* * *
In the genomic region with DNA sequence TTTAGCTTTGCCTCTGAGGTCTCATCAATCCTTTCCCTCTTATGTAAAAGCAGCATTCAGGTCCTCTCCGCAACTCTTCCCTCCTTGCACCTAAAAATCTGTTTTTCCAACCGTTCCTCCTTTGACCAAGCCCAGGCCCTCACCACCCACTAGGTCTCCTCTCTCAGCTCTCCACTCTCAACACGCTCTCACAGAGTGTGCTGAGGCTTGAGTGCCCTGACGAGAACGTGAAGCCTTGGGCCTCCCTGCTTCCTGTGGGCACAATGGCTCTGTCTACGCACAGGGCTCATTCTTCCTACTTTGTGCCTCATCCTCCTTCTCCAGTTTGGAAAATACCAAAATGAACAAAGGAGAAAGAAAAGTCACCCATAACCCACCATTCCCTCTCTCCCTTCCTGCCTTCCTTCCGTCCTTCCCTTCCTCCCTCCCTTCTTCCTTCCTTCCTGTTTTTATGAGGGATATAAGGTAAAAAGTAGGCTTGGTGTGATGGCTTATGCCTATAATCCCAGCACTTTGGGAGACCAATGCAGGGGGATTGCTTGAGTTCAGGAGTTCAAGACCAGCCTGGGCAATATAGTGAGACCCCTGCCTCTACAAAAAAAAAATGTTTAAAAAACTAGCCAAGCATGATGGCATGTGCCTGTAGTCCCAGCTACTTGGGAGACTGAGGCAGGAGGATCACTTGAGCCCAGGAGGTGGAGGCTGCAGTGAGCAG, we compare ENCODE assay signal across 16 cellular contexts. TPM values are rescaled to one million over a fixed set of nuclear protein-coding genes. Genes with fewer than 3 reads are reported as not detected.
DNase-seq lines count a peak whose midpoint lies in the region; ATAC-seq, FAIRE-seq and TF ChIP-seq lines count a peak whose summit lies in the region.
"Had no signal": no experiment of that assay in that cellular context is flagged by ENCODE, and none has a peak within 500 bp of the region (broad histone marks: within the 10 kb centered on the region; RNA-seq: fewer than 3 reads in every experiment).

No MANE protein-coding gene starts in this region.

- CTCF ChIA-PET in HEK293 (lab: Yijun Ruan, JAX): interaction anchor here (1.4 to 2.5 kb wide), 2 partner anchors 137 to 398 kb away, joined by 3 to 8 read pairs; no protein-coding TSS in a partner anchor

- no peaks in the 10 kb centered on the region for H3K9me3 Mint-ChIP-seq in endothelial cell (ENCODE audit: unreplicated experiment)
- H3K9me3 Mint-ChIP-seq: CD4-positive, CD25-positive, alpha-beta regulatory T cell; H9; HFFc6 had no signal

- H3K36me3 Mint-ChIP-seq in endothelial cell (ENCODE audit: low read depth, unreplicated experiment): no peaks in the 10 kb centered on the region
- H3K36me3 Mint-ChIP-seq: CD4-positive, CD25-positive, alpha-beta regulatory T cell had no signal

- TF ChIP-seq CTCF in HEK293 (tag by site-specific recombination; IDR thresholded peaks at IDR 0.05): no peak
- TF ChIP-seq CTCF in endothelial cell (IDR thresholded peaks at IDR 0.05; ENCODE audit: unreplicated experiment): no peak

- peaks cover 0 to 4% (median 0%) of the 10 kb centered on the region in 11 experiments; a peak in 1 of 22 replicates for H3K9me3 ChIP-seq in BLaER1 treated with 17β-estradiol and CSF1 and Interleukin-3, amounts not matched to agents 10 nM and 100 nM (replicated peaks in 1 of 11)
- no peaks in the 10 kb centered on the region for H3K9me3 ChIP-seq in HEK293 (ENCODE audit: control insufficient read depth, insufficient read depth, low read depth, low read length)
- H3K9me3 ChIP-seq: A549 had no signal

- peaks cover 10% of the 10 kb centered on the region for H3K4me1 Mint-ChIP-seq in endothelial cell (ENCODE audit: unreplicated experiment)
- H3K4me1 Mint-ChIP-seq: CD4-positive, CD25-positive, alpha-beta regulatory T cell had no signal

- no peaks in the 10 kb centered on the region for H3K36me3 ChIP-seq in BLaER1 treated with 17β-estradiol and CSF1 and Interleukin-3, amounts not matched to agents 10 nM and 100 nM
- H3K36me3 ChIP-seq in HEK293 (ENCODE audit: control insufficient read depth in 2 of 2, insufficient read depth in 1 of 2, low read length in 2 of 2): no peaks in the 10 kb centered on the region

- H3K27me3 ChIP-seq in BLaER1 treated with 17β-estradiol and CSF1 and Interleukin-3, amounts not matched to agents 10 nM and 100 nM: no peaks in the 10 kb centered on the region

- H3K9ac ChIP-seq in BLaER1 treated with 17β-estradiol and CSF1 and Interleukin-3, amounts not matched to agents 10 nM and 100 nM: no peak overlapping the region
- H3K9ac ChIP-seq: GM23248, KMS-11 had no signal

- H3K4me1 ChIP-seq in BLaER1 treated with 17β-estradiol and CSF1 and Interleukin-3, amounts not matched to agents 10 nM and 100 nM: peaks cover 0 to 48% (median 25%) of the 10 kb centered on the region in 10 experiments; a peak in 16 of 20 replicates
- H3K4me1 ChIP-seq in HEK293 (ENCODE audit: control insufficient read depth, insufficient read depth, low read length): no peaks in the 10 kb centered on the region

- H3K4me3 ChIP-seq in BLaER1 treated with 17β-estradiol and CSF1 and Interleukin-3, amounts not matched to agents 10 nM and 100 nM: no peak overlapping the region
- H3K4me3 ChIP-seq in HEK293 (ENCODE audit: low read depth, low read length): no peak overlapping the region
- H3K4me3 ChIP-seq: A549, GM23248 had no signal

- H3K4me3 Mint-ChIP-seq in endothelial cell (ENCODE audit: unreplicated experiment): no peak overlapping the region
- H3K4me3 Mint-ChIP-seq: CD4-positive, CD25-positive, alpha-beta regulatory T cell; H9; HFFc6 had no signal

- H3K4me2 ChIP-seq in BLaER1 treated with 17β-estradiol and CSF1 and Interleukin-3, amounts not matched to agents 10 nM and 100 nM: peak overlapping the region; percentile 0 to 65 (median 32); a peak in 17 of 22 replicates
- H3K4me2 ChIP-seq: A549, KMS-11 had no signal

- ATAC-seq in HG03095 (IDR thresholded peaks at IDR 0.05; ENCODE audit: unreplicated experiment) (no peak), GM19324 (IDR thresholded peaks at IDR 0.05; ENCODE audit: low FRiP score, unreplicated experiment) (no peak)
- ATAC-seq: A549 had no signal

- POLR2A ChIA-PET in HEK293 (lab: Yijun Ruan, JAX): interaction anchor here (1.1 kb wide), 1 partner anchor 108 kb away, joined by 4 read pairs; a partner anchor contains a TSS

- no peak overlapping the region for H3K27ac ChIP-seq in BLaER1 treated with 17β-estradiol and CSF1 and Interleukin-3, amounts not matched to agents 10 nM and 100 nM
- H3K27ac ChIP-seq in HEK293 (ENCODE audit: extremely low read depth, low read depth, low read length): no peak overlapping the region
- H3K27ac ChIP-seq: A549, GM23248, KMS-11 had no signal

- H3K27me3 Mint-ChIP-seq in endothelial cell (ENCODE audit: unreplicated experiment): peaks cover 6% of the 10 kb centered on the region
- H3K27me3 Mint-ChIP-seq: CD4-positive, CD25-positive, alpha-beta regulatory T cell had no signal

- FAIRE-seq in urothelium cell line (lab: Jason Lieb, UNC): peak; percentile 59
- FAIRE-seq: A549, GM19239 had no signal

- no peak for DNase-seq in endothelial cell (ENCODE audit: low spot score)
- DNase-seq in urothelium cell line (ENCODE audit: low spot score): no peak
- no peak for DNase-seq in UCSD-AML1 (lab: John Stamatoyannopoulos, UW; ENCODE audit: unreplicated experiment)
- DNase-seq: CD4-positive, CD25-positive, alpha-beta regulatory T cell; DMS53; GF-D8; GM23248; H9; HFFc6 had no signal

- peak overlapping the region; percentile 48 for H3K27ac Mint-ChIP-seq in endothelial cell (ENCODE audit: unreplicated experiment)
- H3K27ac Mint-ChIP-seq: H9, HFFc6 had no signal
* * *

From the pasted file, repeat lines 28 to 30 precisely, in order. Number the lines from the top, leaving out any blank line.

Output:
- H3K4me3 Mint-ChIP-seq: CD4-positive, CD25-positive, alpha-beta regulatory T cell; H9; HFFc6 had no signal

- H3K4me2 ChIP-seq in BLaER1 treated with 17β-estradiol and CSF1 and Interleukin-3, amounts not matched to agents 10 nM and 100 nM: peak overlapping the region; percentile 0 to 65 (median 32); a peak in 17 of 22 replicates
- H3K4me2 ChIP-seq: A549, KMS-11 had no signal